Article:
Wednesday, 30 November 2011


Its the season to ignite your inner light.

That was the true Light, which lights every man that comes into the world’ John 1:9 

Are you feeling luminous right now, full of life and light, or are the darker days of winter and the onset of the festive season already beginning to take their annual toll? 

As we enter what for many has become a stressful time of year it really does help to turn to a little yoga to keep our inner light burning brightly.  When this light is radiant and we're in balance with ourselves, we can find our way through whatever comes along to challenge us. A sense of good health and spiritual wellbeing makes a joyful presence in our own lives and and is passed on to those around us. Yoga with its emphasis on internal observation, slow and dynamic movement as well as relaxed breathing and an accepting attitude, may be the near perfect activity for dark winter days and keeping the blues away. It also helps us to spend quiet time away from the hustle and bustle to reflect upon the deeper meaning of life.

Establishing a regular winter yoga practice is a way of drawing inward and aligning ourselves with the slower cycles of nature, as well as detoxifying the mind and body from the strain that the end of the year can bring. This winter try and step off the merry-go-round for a few hours a week and attend a yoga class that restores you back to your glowing self and who knows, maybe you will  get through the season without all the ailments and gloomy malaise of these long dark months.  In winter while it is great to try more dynamic styles of yoga to keep you warm and flexible this is also a time for resting and preparation for the year ahead so leave time for quiet restorative poses which promote a sense of inner stillness and introspection well suited to the advent season.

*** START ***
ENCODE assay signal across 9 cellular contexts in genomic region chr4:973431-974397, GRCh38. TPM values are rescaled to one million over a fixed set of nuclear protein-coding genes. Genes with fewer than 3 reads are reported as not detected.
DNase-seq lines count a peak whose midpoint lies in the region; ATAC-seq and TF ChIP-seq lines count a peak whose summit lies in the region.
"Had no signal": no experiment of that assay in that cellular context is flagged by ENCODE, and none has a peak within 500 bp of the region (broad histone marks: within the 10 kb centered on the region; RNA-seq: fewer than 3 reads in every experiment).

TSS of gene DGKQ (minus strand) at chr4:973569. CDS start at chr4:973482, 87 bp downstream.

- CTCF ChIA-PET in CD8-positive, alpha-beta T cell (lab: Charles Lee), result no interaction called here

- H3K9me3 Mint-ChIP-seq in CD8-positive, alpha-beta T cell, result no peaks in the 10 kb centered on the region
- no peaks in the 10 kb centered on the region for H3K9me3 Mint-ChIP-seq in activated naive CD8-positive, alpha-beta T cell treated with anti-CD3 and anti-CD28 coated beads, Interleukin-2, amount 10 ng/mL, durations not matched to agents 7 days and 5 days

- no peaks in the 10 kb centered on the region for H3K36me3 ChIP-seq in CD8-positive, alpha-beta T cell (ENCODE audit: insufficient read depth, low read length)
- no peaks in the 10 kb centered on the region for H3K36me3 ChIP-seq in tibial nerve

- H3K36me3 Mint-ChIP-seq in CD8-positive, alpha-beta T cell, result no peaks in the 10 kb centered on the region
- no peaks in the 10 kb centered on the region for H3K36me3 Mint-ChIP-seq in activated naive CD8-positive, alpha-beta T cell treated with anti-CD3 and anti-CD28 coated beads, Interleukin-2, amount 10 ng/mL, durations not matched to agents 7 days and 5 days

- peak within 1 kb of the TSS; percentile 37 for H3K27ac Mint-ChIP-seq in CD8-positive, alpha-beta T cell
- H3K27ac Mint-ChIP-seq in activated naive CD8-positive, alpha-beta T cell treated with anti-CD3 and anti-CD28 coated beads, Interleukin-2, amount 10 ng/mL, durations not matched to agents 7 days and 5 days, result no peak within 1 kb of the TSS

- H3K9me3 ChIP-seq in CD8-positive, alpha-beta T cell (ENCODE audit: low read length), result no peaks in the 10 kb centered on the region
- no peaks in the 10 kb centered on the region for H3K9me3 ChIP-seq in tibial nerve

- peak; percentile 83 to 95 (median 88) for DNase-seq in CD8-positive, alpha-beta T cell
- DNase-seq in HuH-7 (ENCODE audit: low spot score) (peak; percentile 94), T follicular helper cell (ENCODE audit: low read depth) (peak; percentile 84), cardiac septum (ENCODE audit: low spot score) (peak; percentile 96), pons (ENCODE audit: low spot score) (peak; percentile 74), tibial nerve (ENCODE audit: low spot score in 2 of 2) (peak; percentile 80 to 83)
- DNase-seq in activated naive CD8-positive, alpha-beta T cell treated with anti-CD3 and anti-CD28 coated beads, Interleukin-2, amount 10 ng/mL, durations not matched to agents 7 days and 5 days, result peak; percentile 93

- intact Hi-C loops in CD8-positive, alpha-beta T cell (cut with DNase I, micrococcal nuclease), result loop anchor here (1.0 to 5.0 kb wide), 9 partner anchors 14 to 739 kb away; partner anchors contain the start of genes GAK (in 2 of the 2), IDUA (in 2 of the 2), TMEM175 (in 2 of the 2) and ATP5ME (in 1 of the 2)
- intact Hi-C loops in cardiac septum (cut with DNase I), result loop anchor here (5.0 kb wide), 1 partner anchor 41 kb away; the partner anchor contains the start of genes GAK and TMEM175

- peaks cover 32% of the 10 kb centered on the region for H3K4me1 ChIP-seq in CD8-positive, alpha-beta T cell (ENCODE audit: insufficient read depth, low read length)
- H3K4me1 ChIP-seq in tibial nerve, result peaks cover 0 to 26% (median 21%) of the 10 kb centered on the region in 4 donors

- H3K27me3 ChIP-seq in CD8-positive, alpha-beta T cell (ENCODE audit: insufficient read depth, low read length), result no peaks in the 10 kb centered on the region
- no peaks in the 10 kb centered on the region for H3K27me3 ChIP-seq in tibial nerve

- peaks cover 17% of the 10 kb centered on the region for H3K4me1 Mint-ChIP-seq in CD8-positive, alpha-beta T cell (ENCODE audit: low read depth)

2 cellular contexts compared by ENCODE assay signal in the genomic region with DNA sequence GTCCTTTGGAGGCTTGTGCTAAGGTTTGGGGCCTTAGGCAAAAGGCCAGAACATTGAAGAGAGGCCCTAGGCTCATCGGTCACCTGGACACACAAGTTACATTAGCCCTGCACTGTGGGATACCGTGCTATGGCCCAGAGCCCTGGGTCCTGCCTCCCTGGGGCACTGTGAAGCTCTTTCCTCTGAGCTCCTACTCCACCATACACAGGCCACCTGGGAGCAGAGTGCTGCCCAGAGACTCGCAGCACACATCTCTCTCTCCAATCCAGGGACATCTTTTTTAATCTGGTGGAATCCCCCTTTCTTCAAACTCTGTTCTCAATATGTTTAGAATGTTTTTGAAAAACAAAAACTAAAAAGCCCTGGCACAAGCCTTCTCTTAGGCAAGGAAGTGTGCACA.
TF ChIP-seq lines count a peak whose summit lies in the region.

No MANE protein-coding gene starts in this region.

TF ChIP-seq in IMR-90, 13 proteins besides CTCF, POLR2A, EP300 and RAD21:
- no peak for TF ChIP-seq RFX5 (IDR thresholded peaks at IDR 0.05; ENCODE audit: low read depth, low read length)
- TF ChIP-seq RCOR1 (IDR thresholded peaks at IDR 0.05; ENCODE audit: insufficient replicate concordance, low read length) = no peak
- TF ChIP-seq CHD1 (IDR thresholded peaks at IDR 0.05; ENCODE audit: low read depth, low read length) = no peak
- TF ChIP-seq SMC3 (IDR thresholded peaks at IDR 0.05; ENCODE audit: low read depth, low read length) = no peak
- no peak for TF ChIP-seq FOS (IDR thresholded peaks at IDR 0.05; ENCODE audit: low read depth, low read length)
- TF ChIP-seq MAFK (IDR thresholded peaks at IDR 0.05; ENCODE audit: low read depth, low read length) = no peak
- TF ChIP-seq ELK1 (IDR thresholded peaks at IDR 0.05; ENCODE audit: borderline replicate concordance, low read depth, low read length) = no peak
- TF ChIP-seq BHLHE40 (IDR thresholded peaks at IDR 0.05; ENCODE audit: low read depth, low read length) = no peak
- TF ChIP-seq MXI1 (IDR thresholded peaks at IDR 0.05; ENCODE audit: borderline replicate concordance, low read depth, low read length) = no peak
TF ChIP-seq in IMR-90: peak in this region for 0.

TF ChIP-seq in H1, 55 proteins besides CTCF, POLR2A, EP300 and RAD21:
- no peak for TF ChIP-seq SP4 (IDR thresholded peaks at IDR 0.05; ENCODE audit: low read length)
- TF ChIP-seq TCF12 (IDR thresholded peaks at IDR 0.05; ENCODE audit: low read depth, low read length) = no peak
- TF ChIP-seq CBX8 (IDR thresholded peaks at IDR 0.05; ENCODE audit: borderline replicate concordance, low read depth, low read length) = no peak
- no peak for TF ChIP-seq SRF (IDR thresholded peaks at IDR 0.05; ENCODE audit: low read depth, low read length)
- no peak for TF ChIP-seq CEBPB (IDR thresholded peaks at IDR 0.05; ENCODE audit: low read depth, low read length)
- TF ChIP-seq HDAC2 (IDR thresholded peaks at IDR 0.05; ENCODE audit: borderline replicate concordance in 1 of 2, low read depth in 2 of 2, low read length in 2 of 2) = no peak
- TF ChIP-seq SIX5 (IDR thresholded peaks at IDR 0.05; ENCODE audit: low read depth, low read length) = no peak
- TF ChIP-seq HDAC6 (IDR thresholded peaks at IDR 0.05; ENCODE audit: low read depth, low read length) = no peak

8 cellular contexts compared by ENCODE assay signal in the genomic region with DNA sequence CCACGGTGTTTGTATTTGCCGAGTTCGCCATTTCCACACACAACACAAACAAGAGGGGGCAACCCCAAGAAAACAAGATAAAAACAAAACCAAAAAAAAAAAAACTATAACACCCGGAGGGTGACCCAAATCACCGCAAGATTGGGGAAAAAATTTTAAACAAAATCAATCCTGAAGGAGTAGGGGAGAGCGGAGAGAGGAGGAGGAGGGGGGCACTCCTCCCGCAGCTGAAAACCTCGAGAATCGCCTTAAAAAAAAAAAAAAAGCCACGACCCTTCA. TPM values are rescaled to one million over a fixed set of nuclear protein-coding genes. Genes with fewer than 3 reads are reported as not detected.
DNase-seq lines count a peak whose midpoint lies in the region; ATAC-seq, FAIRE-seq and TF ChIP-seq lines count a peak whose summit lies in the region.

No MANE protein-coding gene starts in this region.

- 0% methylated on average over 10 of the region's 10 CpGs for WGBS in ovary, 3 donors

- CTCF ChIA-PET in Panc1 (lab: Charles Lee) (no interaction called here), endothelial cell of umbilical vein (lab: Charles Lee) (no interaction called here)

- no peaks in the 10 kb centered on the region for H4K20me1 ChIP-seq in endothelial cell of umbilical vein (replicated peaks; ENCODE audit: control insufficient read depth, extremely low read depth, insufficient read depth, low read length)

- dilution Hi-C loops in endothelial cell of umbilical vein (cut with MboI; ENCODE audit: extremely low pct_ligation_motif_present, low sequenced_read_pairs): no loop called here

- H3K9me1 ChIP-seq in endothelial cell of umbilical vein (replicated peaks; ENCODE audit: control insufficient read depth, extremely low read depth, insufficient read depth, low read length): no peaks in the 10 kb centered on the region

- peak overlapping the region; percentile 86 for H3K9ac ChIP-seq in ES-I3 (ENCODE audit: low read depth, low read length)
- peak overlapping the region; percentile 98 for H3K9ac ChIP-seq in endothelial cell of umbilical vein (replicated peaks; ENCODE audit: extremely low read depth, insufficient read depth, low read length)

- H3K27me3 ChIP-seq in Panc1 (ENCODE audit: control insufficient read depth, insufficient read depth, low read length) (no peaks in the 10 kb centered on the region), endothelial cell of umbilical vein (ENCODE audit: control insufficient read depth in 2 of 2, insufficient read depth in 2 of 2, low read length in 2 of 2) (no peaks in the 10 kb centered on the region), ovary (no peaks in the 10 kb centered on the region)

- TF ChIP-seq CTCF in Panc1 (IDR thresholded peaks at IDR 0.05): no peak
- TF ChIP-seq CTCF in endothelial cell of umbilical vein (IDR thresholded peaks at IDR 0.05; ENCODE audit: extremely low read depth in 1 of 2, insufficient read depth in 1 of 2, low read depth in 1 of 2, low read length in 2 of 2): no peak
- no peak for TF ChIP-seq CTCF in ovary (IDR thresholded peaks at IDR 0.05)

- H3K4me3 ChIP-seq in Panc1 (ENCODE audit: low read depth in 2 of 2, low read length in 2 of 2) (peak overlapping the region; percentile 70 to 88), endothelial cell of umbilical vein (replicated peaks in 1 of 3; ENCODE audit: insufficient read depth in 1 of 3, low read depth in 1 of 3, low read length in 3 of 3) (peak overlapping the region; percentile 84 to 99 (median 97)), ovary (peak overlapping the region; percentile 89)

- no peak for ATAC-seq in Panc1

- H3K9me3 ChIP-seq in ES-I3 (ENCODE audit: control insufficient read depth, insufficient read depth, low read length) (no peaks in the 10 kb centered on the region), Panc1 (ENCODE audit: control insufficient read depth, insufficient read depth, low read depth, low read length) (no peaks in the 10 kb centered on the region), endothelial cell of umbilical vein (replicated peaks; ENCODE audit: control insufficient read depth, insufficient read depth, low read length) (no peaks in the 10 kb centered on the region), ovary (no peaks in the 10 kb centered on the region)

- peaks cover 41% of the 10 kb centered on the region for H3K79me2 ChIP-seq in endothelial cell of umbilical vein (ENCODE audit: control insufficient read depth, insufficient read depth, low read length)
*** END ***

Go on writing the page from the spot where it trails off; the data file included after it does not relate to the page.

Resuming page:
Start each day with several flowing rounds of Sun Salutations. This helps to keep us warm flexible, increases our energy as well as keeping our body stretched and oiling all those creaky joints.
Gentle backbends like locust pose, cobra and upward dog. All poses that allow us to move stagnated energy from our belly up into our hearts. Backbends like these also help to uplift our moods and energy levels.  
Do less. Try to arrange your schedule to reflect the more internal nature of winter. 
Read more books, invite friends over for lazy weekend lunches instead of late night boozy dinners, or just take a few days off from your daily schedule to reflect and rest.
Go to bed earlier. The natural world is turning in earlier. Perhaps us humans should to. 
Eat more warming, wet foods. Replace cold cereals with hot porridge fruit and honey.
Try out the ayurvedic practice of self-massage. Choose a warming winter oil such as sesame. Massage yourself from head to toe in the morning, wait 20-30 minutes and then shower. 
Take baths with warming oils such as clove, amber or frankencense.
Practice some form of relaxation, meditation or pranayama. 

Looking ahead to 2012 I have two one day retreats now scheduled to take place. The first is on February 18th in Palace Garden, Notting Hill and my Springtime retreat is on May 19th in the countryside .  Visit my ONE DAY YOGA RETREATS page on my website for further details: I am also planning to return to glorious Euro free TURKEY from October 1st to 8th 2012. Unsurprisingly this holiday, which we have done our best to make as affordable to as many people as possible is booking up very very quickly so visit for more details and book soon!
                               MY 2012 CLASS SCHEDULE